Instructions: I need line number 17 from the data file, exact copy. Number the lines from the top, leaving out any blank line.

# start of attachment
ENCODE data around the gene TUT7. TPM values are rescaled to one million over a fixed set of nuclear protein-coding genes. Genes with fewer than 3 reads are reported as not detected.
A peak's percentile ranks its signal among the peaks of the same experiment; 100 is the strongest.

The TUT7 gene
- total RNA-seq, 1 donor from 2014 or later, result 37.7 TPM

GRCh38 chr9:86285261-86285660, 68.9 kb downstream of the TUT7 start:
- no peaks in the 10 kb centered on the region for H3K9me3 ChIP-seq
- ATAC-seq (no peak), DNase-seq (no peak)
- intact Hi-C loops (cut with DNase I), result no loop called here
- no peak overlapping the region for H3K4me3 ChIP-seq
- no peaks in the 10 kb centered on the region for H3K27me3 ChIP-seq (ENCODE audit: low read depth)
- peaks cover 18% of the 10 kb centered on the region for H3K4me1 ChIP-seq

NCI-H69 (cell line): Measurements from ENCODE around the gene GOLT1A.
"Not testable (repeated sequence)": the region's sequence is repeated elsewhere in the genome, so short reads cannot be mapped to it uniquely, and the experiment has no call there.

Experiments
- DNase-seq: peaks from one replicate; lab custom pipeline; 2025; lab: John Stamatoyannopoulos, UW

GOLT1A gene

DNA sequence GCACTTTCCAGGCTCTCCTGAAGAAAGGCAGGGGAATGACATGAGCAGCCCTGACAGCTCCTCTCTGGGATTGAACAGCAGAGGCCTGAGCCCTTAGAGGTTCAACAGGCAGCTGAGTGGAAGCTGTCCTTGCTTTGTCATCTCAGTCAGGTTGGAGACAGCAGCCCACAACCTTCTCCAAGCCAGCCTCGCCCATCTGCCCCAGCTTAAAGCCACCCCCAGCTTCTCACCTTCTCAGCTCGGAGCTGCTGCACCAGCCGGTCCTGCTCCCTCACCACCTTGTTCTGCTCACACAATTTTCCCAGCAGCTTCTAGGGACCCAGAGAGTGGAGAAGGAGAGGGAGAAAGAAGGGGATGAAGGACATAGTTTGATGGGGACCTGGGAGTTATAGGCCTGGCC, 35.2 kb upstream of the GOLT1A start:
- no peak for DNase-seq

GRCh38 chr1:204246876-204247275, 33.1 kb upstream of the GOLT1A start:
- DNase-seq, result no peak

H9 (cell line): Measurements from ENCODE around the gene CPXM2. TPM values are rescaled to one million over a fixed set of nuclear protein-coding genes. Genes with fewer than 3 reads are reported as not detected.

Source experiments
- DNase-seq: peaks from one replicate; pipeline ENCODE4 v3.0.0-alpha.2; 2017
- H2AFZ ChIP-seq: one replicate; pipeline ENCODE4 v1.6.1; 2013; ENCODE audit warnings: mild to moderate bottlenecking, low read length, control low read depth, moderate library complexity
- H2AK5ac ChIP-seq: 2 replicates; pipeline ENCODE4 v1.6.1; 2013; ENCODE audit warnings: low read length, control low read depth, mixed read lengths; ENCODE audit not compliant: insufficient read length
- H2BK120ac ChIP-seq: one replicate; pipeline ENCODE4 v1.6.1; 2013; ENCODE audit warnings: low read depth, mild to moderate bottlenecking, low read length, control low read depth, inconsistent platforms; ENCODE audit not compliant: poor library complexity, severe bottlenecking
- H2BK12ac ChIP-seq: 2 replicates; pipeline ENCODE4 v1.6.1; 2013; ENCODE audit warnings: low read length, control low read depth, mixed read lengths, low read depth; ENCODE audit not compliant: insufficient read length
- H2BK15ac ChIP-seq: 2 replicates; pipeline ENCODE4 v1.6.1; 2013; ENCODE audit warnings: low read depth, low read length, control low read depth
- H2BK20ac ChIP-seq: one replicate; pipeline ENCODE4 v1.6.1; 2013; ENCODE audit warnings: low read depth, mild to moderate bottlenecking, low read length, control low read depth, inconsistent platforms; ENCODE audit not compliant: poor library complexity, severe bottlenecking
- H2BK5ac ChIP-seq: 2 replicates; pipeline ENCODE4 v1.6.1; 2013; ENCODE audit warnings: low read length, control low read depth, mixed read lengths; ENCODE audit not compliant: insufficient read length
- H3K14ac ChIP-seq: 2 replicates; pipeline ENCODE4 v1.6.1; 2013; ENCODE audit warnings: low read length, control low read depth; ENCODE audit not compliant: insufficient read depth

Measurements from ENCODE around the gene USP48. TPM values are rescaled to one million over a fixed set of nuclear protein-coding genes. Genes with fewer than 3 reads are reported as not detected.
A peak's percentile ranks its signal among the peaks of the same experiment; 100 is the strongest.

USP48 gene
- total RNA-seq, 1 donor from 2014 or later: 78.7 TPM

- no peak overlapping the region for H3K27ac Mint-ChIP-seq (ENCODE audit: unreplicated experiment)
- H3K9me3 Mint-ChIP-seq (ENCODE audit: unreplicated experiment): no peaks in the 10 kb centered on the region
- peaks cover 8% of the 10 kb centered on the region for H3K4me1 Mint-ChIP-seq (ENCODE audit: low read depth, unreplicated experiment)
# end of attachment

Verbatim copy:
DNA sequence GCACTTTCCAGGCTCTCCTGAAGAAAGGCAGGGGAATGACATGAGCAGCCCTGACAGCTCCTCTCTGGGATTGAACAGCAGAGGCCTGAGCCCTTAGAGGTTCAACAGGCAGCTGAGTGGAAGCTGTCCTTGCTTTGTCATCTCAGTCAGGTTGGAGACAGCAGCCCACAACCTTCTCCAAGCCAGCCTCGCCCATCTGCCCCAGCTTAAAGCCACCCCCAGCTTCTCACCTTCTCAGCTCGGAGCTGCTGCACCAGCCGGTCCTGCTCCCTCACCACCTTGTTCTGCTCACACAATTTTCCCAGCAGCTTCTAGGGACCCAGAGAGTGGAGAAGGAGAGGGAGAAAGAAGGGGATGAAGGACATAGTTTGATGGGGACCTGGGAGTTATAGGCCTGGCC, 35.2 kb upstream of the GOLT1A start: